The words "Live Free or Die," written by General John Stark, July 31, 1809, shall be the official motto of the state.
It was the 1945 Legislature that gave New Hampshire its official motto and emblem, as World War II approached a successful end.
The motto became "Live Free Or Die," as once voiced by General John Stark, the state's most distinguished hero of the Revolutionary War, and the world famous Old Man of the Mountain was voted the official state emblem.
The motto was part of a volunteer toast which General Stark sent to his wartime comrades, in which he declined an invitation to head up a 32nd anniversary reunion of the 1777 Battle of Bennington in Vermont, because of poor health. The toast said in full: "Live Free Or Die; Death Is Not The Worst of Evils." The following year, a similar invitation (also declined) said: "The toast, sir, which you sent us in 1809 will continue to vibrate with unceasing pleasure in our ears, "Live Free Or Die; Death Is Not The Worst Of Evils."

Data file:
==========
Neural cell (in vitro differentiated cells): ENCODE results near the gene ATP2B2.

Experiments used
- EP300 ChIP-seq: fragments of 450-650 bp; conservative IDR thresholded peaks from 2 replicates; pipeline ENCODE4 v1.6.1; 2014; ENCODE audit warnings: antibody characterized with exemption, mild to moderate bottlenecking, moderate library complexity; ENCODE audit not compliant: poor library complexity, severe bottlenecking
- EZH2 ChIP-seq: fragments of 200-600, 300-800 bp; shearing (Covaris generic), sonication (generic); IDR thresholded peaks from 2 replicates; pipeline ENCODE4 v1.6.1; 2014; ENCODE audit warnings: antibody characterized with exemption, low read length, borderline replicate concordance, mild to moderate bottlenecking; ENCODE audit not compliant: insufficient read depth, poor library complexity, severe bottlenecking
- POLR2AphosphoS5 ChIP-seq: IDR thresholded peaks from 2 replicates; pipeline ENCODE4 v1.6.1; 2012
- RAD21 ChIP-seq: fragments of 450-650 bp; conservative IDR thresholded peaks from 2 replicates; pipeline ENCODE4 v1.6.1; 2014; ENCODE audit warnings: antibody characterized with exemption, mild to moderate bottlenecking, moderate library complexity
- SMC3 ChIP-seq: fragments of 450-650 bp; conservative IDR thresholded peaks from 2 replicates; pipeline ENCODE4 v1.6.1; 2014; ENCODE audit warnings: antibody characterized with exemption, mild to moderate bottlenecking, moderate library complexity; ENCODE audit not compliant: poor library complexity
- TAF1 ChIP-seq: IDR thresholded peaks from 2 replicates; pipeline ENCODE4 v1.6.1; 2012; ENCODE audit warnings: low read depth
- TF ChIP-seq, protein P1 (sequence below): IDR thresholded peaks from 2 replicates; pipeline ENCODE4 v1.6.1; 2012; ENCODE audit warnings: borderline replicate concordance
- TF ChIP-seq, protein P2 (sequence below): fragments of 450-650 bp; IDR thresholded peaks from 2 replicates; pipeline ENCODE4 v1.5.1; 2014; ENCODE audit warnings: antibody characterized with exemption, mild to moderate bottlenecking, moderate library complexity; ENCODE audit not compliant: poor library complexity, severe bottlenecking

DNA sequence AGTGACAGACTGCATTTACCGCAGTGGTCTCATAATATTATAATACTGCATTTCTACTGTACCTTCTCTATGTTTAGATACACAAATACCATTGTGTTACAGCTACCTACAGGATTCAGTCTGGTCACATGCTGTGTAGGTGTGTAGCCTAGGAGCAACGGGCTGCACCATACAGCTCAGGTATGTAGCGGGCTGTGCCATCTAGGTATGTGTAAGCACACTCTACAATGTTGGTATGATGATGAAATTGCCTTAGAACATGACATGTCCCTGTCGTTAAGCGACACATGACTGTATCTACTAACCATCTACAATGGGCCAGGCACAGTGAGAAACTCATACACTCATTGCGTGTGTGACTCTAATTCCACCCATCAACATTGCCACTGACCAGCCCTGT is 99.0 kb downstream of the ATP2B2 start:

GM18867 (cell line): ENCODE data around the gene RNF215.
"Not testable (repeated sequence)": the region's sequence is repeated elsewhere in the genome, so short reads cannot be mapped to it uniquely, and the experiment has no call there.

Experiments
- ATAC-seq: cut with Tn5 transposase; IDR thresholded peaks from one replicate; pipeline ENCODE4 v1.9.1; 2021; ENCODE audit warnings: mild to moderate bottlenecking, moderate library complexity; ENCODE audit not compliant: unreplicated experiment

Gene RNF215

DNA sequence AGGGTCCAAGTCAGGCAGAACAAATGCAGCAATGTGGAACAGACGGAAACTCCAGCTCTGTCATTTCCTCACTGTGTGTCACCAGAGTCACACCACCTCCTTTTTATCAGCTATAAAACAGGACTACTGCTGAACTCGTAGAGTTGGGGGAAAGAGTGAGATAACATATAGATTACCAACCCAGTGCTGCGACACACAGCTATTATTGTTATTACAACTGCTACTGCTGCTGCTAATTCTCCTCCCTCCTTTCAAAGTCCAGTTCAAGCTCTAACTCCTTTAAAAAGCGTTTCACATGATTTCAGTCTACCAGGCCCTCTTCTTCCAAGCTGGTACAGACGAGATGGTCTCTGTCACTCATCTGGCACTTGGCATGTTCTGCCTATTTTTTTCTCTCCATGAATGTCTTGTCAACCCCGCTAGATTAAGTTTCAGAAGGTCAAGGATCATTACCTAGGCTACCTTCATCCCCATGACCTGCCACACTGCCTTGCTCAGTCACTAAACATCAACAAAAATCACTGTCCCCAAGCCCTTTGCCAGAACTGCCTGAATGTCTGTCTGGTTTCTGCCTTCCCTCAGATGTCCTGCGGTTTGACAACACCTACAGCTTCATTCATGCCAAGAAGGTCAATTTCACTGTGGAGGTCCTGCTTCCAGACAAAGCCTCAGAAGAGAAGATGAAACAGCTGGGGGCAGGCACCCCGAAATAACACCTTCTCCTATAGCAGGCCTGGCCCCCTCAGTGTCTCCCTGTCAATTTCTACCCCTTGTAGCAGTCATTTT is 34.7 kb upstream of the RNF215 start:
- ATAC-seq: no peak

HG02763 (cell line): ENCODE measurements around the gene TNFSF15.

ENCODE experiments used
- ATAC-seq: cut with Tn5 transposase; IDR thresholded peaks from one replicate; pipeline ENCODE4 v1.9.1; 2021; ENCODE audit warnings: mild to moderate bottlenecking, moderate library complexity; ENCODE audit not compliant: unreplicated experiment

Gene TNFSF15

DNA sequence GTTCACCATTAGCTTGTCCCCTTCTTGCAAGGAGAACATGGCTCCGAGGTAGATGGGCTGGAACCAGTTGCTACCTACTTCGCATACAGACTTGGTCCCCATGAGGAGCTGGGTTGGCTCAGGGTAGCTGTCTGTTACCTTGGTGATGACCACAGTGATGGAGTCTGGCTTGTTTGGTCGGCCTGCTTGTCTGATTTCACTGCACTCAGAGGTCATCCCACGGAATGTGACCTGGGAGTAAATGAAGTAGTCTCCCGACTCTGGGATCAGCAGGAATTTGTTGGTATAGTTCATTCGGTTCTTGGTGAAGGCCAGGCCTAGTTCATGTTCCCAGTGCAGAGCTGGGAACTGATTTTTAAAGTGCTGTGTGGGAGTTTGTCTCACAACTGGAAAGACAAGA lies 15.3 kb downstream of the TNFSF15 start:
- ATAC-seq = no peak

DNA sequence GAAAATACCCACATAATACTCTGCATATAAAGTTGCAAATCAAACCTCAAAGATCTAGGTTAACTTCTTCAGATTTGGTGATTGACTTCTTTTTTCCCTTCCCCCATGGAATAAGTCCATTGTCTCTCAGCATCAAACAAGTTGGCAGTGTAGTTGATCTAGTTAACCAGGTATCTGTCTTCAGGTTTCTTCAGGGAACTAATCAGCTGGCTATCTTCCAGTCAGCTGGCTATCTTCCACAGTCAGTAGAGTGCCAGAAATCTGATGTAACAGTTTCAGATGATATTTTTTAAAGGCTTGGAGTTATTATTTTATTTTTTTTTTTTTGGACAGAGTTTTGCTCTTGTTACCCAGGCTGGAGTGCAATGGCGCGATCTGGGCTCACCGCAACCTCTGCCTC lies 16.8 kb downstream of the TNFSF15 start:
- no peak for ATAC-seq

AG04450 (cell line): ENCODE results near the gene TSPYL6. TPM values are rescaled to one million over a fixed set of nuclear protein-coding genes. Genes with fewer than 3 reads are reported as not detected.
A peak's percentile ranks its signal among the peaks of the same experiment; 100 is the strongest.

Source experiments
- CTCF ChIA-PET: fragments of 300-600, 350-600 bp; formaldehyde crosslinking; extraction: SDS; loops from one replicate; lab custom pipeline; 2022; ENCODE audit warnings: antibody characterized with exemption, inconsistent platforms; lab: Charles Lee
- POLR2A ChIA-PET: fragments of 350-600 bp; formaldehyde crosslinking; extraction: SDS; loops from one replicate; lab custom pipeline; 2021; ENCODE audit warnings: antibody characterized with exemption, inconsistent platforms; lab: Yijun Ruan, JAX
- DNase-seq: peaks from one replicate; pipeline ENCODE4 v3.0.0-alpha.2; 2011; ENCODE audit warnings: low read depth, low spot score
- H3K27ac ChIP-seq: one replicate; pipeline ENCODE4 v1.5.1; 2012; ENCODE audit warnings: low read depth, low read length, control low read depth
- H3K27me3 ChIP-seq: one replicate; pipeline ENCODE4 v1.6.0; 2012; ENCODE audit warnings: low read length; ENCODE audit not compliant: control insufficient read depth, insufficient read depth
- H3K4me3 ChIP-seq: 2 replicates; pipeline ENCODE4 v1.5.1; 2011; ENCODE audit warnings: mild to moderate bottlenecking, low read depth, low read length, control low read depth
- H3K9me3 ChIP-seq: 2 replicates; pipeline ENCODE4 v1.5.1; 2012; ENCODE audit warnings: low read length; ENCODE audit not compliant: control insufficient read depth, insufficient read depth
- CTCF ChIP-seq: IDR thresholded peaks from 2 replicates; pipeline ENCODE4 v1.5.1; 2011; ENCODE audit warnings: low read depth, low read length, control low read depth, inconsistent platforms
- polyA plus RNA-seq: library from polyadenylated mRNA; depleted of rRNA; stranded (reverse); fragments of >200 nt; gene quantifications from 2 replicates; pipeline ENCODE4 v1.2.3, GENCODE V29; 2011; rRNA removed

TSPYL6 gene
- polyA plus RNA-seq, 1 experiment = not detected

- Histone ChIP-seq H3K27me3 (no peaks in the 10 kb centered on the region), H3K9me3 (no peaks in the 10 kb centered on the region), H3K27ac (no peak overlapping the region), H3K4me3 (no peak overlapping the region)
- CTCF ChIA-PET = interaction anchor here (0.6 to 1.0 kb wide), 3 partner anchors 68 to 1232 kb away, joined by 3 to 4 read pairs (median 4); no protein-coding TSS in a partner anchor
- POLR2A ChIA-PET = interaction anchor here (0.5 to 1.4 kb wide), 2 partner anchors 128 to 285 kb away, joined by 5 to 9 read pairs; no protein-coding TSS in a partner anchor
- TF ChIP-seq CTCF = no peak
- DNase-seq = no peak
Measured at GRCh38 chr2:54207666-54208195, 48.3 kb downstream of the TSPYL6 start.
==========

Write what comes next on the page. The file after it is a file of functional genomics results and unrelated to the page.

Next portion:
The law designating the official New Hampshire state motto is found in the New Hampshire Revised Statutes, Title 1, Chapter 3, Section 3:8.
Title I: The State and Its Government.
Chapter 3: State Emblems, Flag, Etc.
3:8 State Motto. The words "Live Free or Die," written by General John Stark, July 31, 1809, shall be the official motto of the state.
Source. 1945, 152:1, eff. May 10, 1945.
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